There have been a number of exciting hardware launches in 2018 and many of them have been fantastic. Not all of them have been great value though and if you're looking to get yourself an upgrade as a bit of a holiday treat, you want to make sure you're focusing on the best bang for buck hardware options out there.
So, as we look back on 2018 and the various hardware releases from different companies and their back catalogs, here are our favourite value buys for gaming PCs at the end of the year.
AMD Ryzen 2600
AMD's second-generation Ryzen CPUs are far less of an upgrade over their predecessors than the first-generation Ryzen chips, but they do make for a small performance boost over the first generation. Really though, the Ryzen 2000-series just solidified AMD's CPUs as solid contenders for almost anything Intel has to offer and as usual, AMD delivers on value too.
The 2700X is an awesome chip with fantastic multitasking capabilities and the Threadripper CPUs are ludicrously powerful for professionals and enterprises, but for gamers, the Ryzen 2600 is an amazing buy. Regularly found for between $150 and $200 with a reasonable cooler (although we'd upgrade that if we were overclocking), the 2600 is not only $50 cheaper than its “X” branded counterpart, but can easily be overclocked to comparable frequencies.
A chip that can hit between 4.1 and 4.2GHz on all six of its cores with an overclock, supports high-speed memory upto and beyond 3,200MHz, and has 12 threads thanks to simultaneous multithreading, makes it a fantastic entry level CPU that punches well above its weight. More capable than a Core i5 8400, it isn't going to keep pace with a 9600K or 9700K, but those chips cost more than twice as much and they aren't so much more powerful that we'd suggest buying them.
Plus an AM4 motherboard will be compatible with next-year's Zen 2 7nm CPUs, so upgrading from this platform is no way near as costly as an Intel build.
AMD RX 580
Although it's a two year old graphics card at this point, the AMD RX 580 is better value for money today than it's ever been. With no real mid-range competition from Nvidia in the form of a GTX 2060 – the 1060 is rather long in the tooth itself at this point – and a reduced price thanks to the debut of the RX 590, the RX 580 is once again the king of the 1080P gaming cards.
For between $200 and $250, you can get a card with 8GB of GDDR5, a high and overclockable core frequency and often solid cooling, without the ludicrous power requirements of the RX 590 or Vega GPUs. Yes there is more performance to be had if you can spend $300 or more, but for powerful 1080P and even 1440P gaming, there is no card out there better than an RX 580 right now.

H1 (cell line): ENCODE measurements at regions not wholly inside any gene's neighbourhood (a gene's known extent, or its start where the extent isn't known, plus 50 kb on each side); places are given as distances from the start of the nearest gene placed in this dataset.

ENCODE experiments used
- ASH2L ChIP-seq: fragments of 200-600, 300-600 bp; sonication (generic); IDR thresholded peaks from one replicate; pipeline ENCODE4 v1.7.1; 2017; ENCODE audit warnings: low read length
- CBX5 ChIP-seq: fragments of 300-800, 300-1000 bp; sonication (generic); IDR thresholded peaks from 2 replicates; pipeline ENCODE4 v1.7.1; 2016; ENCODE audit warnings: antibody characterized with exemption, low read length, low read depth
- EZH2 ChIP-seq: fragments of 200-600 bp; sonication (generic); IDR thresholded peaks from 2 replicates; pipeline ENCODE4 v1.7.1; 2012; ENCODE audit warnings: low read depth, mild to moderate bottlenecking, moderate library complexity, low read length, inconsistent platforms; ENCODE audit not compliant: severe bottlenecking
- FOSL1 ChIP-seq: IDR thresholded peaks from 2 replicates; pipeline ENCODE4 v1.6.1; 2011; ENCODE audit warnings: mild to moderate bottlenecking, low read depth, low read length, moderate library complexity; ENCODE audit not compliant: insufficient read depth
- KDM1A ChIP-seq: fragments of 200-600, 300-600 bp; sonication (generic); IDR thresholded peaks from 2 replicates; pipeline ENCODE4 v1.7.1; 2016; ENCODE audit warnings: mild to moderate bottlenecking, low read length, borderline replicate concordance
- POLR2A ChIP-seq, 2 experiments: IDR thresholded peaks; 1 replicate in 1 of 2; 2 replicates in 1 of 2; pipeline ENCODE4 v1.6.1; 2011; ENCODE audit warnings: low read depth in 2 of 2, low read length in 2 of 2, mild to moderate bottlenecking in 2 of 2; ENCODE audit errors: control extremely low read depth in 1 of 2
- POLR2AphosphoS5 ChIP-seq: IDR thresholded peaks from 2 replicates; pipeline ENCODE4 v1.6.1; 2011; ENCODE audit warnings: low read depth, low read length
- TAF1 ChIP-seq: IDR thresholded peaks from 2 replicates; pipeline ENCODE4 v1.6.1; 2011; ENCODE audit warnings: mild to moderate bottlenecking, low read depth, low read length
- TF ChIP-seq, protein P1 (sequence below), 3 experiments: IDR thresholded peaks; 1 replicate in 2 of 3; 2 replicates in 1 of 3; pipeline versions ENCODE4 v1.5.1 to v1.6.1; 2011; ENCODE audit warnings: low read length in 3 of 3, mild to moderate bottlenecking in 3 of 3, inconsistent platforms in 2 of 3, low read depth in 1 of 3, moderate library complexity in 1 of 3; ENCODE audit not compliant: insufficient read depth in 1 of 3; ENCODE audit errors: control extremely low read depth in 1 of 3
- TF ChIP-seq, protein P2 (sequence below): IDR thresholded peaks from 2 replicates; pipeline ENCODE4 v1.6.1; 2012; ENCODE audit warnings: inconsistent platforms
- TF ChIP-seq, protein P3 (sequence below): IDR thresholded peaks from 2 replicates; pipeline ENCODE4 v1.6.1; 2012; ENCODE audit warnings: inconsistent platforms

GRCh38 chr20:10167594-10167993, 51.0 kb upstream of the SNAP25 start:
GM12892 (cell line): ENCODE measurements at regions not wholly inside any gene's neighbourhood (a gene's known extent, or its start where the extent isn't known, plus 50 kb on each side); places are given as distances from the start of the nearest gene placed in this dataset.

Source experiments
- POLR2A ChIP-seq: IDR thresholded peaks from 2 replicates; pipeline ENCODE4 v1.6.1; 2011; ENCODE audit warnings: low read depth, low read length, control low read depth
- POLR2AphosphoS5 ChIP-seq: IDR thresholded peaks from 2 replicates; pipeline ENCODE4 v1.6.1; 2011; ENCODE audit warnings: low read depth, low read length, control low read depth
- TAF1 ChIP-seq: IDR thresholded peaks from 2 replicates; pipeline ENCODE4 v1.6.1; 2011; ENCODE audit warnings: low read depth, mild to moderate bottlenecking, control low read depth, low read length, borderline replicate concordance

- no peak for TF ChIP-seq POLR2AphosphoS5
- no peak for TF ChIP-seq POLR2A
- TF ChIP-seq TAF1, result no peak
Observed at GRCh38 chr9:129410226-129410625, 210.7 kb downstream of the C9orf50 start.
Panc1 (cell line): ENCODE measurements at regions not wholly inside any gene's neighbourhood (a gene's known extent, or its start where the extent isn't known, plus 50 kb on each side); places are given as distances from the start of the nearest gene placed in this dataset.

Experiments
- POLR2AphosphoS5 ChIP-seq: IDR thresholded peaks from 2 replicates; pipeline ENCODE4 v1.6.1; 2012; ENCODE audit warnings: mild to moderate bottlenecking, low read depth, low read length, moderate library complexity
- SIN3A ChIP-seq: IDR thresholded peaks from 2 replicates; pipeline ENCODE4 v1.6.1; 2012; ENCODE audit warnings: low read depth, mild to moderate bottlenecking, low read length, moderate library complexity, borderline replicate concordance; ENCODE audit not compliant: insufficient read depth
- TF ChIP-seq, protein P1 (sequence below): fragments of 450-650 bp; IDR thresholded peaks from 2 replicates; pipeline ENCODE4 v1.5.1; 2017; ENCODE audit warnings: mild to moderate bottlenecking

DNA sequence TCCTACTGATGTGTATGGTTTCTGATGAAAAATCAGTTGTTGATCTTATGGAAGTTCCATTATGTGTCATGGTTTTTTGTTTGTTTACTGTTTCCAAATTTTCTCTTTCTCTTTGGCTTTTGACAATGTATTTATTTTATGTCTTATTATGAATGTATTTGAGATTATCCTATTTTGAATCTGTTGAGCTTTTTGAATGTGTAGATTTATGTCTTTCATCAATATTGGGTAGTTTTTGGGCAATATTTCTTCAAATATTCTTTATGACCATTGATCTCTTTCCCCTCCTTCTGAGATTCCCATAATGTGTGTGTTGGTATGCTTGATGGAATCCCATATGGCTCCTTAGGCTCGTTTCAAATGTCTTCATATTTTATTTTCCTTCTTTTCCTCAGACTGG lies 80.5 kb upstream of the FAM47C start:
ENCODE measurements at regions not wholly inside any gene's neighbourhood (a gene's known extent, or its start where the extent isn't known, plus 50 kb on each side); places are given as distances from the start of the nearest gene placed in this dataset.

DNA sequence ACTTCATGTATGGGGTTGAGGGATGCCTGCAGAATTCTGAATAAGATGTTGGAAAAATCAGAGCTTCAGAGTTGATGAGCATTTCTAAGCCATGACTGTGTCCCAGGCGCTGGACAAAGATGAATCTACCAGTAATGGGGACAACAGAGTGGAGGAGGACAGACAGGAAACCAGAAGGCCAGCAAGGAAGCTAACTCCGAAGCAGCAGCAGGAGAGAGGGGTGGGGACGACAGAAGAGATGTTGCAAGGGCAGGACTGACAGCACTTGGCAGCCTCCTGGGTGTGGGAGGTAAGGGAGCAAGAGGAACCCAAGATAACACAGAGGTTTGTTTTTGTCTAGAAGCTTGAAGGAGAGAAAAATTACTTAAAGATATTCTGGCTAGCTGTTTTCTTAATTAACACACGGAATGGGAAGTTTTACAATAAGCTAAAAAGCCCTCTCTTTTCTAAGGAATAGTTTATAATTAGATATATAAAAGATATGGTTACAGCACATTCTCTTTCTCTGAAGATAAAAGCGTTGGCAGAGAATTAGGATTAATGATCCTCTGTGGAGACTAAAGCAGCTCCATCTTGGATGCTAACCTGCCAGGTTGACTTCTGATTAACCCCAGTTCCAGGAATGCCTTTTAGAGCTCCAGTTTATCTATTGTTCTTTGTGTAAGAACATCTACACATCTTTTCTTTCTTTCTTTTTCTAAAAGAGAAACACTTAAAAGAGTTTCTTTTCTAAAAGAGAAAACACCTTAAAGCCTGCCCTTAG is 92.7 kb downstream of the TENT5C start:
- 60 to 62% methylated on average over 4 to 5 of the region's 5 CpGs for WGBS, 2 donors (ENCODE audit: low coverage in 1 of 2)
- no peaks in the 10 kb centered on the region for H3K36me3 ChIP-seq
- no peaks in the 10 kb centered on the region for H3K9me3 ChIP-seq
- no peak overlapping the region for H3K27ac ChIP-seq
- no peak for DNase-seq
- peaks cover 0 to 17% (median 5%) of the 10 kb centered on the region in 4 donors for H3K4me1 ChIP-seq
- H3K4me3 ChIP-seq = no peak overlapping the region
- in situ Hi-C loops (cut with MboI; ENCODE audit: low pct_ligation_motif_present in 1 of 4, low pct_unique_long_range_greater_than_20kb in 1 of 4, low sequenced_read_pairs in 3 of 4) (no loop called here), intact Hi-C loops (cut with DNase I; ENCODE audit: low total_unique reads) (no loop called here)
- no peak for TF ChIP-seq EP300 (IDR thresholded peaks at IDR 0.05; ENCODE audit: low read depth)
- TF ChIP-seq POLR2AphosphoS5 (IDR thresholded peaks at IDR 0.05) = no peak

The GTX 1060 6GB can't keep up and everything else is either far weaker or way too expensive to be comparable.
Nvidia RTX 2080 Ti
Is it cost effective? No. Is it within the price range of almost any gamer? No. Is its ray tracing feature really worth it? No. But is it the most powerful graphics card in the world right now? Yes. If you're going to buy an RTX GPU, the 2080 Ti is the only worthwhile option while stock of 10th generation GPUs still exist. The 1080 Ti is as good as the RTX 2080, and the 1080 is as good as the 2070 in most scenarios. Those cards will sell out eventually and when they do, the other RTX cards will technically represent better value options, but for now the only RTX card that's really worth upgrading to is the 2080 Ti.
Even if it is stupidly expensive. It's the only new card Nvidia showed off this year that actually offers a major leap in performance. Everything else feels like more of a refresh.
While memory prices remain sky high, one component type that has come down in price heavily in 2018 is SSDs. Those solid state drives have seen their prices come crashing down over the past few months and the gap between them and hard drives closes more and more each week. There are a number of great standouts in the range, like Samsung's 850 and 860 Evo drives, which come in high-speed NVMe and Sata III standards, and the Crucial MX500, but most manufacturers now offer terabyte size SSDs which cost less than $150, which is staggering considering how much such drives used to cost.
At this point there isn't much need in HDDs unless you need tens of terabytes of storage space. Everything else can easily fit on SSDs and will be cooler, quieter, and easier to access because of it.
2018 was an exciting year for hardware enthusiasts, with big new GPU launches from Nvidia and some new gaming CPUs from Intel and AMD. Although we weren't too impressed with Intel's rushed 9th-gen, they do help set up next year's CPU wars with AMD's upcoming Zen 2 chips. The GPU battleground will heat up too with AMD Navi chips and perhaps a second-generation RTX series from Nvidia.
Lots to come, but lots to enjoy now as we close out 2018. What upgrades to you have planned for the holiday period?